Jayati Deshmukh's Reviews > Humankind: A Hopeful History

Humankind by Rutger Bregman
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it was amazing

This book is like a ray of hope in the current times of global pandemic, inter-community disruptions, natural disasters and more. All of us need to be reminded in the intrinsic goodness of the humankind, even though sometimes it might be hard to see. The core idea of this book is that humans in general are kind and trustworthy. And the author builds on this idea throughout the book across diverse aspects like education, business, government and more.

The book has many interesting and well researched case studies like the real life version of the fictional story from Lord of the Flies. What might have happened on the Easter Island than the usually believed story of war, mass destruction and cannibalism. There is also an in-depth analysis on some of the expected questionable events / experiments like the Stanford Prison experiment, Milgram’s shock machine experiment and Catherine Susan Genovese’s murder in NYC. In all these cases, an alternate picture based on detailed research is presented which completely changes the point of view.

The models of our day-to-day systems will be very different and enriching when they are built from a trustful point of view rather that the existing models which are usually distrustful by default. There are interesting examples where the application of these principles has brought remarkable change. Management, of example in a top down manner with strict way of doing things can be counter productive. There is an interesting example of Blok’s model of management where small teams are given full autonomy which has been very successful and created a win-win situation for the company as well as the employees. As the author say, “Because nothing is more powerful than people who do something because they want to do it.”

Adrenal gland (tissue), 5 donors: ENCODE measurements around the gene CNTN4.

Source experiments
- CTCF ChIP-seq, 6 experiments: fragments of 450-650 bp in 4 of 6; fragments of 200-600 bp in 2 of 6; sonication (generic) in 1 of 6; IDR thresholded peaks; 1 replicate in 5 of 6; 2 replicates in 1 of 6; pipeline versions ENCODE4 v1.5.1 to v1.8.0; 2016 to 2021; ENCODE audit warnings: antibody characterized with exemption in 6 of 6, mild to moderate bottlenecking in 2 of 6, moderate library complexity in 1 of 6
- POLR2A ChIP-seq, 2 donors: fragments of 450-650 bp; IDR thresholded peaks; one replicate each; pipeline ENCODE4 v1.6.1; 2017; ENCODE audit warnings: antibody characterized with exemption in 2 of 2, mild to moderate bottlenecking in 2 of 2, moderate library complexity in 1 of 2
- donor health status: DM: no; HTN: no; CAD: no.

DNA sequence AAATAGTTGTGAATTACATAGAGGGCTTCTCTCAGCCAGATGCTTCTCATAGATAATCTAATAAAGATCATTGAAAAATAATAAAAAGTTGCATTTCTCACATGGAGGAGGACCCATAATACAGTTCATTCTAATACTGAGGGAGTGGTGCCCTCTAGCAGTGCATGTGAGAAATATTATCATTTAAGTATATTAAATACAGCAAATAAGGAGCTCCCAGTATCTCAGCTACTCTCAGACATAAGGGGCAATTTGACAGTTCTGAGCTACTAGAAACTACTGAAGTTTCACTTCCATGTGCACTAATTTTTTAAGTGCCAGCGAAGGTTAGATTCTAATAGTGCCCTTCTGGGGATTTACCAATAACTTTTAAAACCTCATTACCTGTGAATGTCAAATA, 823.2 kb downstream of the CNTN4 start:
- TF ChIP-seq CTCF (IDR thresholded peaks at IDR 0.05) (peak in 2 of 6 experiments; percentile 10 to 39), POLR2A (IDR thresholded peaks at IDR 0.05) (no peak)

Further, education is looked at from the opposite of current day industrial / factory model. Importance of play, where the children are left free to experiment and explore is highlighted. Agora model of education which give a lot of autonomy to kids to design their own learning paths is presented which builds much more well-rounded individuals. “You can’t teach creativity,’ writes psychologist Peter Gray, ‘all you can do is let it blossom.”

Next example shows how cities and governments might look like when then are run autonomously using participatory models of governance. There is also an interesting discussion of the Elinor Ostrom’s model of the commons countering Hardin’s tragedy of the commons. Finally, the author gives examples where even in the most complex scenarios like handling prisoners, controlling police or even wars, it is possible to bring a positive change with models based on trust and compassion.

Being kind in not easy. As it is mentioned towards the end of the book, “To believe people are hardwired to be kind isn’t sentimental or naive. On the contrary, it’s courageous and realistic to believe in peace and forgiveness.” Also this strategy won’t be successful in 100% scenarios, however as the author says, “ accept and account for the fact that you’ll occasionally be cheated. That’s a small price to pay for the luxury of a lifetime of trusting other people.”

This book is powerful and can change the way we perceive the world. It also presents numerous examples where a culture of trust, autonomy, goodness and compassion can build much better systems. This book restores hope in humankind and shows a way where we can be the change we want to see in the world, by being kind!
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Reading Progress

Started Reading
June, 2020 – Finished Reading
June 3, 2020 – Shelved

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